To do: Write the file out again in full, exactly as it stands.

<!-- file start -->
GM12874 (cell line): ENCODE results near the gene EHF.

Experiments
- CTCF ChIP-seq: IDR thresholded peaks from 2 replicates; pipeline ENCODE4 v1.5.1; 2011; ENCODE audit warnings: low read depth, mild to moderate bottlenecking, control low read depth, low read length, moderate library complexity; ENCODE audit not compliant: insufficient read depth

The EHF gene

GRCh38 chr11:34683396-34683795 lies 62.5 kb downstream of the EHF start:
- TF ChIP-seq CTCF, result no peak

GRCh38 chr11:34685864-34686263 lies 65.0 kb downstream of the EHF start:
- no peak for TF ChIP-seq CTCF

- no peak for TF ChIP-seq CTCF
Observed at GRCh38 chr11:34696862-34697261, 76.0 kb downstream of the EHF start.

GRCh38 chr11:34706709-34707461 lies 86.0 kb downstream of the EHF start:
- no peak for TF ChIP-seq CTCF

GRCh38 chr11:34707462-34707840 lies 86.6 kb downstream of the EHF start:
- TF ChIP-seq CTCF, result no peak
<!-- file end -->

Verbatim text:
GM12874 (cell line): ENCODE results near the gene EHF.

Experiments
- CTCF ChIP-seq: IDR thresholded peaks from 2 replicates; pipeline ENCODE4 v1.5.1; 2011; ENCODE audit warnings: low read depth, mild to moderate bottlenecking, control low read depth, low read length, moderate library complexity; ENCODE audit not compliant: insufficient read depth

The EHF gene

GRCh38 chr11:34683396-34683795 lies 62.5 kb downstream of the EHF start:
- TF ChIP-seq CTCF, result no peak

GRCh38 chr11:34685864-34686263 lies 65.0 kb downstream of the EHF start:
- no peak for TF ChIP-seq CTCF

- no peak for TF ChIP-seq CTCF
Observed at GRCh38 chr11:34696862-34697261, 76.0 kb downstream of the EHF start.

GRCh38 chr11:34706709-34707461 lies 86.0 kb downstream of the EHF start:
- no peak for TF ChIP-seq CTCF

GRCh38 chr11:34707462-34707840 lies 86.6 kb downstream of the EHF start:
- TF ChIP-seq CTCF, result no peak